All issues with this being touted as a “cure” for type 2 diabetes aside, I would like to see further research in this area. Larger, longer studies would be interesting. I’d also like to see a variety of levels of caloric restriction used as well as different sources of nutrition (not just shakes).

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Eggs: Nature’s deadliest weapon?


Another study on eggs and heart disease risk has been published. Well, sort of. It’s a meta-analysis of 16 previously published studies. As soon as I see that an article was based on a meta-analysis I can’t help but question the conclusions it reaches. There are a number of issues to consider when looking at meta-analyses and I feel like there’s a huge opportunity for bias and misinterpretation of results. It’s far too easy to be selective about inclusion of research and implications of results. Oftentimes the original studies are flawed and those flaws are carried through into the meta-analysis but they’re not as apparent when you’re not looking at the entire study. That being said, let’s look at the present meta-analysis.

It appears that the authors don’t have any conflicts of interest (always the first thing to check when looking at research: where did the funding come from?). A quick Google search of each of the authors didn’t reveal any obvious affiliations that could have impacted their research. It doesn’t appear that they had any ulterior motives.

The study actually found no relationship between egg consumption and cardiovascular disease in the general population. Did you catch that behind the headlines suggesting that egg yolks are bad for you?: healthy individuals who eat eggs once a day are no more likely to die from a heart attack or stroke than healthy individuals who don’t eat eggs at all. However, the part that’s getting the most attention is the finding that egg consumption may be associated with an increased incidence of type 2 diabetes and those egg-eaters who have diabetes are at greater risk of dying from cardiovascular disease. Before you start freaking out and getting on the egg-white omelette bandwagon please note the presence of the words incidence and associated. These words tell us that people who regularly eat eggs may be at greater risk of developing type 2 diabetes than those who don’t. It also tells us that people who have diabetes and eat eggs may be at greater risk of dying from cardiovascular disease (CVD). This is assuming that all of the studies they looked at were sound and that all relevant studies were included (big assumptions). However, it doesn’t tell us that eating eggs was the reason for the increased risks. There could have been some other commonality among the egg-eaters that raised their risk for type 2 diabetes and there may have been something other than egg-consumption that increased their risk of dying from CVD.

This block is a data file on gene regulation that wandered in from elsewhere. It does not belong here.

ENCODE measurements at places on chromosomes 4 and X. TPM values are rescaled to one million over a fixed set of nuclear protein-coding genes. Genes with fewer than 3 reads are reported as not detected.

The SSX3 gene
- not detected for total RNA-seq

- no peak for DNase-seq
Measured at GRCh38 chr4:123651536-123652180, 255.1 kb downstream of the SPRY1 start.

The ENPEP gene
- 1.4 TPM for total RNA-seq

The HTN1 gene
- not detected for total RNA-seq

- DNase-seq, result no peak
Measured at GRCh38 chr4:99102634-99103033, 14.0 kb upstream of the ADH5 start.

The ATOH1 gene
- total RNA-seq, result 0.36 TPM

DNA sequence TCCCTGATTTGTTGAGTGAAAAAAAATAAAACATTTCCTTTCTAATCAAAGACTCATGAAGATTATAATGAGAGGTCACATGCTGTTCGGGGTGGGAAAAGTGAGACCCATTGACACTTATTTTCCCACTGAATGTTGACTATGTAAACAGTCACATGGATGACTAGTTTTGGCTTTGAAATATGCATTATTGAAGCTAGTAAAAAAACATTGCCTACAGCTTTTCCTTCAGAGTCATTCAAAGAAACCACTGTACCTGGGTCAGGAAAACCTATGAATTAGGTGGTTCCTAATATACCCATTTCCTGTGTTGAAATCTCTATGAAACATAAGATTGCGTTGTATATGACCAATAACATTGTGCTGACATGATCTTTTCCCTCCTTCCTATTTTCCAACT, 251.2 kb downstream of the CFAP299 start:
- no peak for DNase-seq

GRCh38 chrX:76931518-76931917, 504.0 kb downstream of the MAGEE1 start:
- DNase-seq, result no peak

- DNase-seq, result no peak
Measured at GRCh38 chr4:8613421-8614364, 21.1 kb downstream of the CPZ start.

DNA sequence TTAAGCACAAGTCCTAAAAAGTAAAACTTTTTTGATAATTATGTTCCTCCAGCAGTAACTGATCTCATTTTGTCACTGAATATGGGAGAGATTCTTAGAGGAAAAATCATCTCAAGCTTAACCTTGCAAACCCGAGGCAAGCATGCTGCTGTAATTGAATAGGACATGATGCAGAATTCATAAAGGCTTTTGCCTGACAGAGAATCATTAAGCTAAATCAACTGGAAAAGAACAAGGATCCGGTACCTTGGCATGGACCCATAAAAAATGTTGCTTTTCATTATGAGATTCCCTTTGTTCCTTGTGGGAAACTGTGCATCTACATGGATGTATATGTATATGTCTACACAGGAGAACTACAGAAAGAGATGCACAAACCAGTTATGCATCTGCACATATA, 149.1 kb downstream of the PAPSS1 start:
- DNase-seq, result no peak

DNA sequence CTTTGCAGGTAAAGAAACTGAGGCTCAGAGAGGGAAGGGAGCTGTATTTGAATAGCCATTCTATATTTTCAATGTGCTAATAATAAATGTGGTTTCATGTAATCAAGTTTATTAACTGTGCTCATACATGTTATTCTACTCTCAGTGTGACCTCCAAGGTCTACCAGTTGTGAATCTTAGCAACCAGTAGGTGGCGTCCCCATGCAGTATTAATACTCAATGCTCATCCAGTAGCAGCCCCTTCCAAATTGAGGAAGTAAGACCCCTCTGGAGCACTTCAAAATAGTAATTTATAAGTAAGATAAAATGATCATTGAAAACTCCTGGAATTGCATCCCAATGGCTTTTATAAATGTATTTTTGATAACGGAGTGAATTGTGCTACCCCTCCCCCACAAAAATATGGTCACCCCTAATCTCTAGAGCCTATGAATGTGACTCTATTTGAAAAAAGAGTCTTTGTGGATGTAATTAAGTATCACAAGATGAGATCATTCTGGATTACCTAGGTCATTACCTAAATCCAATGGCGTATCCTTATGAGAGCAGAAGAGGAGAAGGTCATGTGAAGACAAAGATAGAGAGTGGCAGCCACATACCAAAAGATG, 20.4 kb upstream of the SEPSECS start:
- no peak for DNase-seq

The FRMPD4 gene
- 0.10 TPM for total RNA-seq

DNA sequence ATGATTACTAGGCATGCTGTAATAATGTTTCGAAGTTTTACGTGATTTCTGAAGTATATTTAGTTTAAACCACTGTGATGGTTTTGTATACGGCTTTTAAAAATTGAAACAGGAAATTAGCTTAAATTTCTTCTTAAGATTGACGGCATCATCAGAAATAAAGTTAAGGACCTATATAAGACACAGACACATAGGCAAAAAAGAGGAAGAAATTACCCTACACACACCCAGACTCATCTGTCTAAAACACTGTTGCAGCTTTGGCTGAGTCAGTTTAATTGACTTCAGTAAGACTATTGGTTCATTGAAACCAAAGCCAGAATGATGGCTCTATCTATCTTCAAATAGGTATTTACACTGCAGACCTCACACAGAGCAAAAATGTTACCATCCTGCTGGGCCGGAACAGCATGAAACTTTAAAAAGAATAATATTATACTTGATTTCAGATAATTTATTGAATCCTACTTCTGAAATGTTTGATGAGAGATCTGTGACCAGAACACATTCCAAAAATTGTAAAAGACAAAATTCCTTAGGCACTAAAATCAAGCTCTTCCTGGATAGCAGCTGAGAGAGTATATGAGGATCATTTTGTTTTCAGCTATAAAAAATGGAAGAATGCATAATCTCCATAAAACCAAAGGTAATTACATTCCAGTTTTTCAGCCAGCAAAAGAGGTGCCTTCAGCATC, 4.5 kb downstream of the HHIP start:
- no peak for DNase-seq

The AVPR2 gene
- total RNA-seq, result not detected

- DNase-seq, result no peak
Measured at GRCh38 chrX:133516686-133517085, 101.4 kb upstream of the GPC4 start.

Now, if you have diabetes, not knowing for certain if eggs may increase your risk of dying from CVD you may want to minimize your consumption of them. Better safe than sorry. And, while most of us can safely consume up to an egg a day, I think it’s important to bear in mind that variety is an important component to a healthy diet.


Don’t go too nuts for walnuts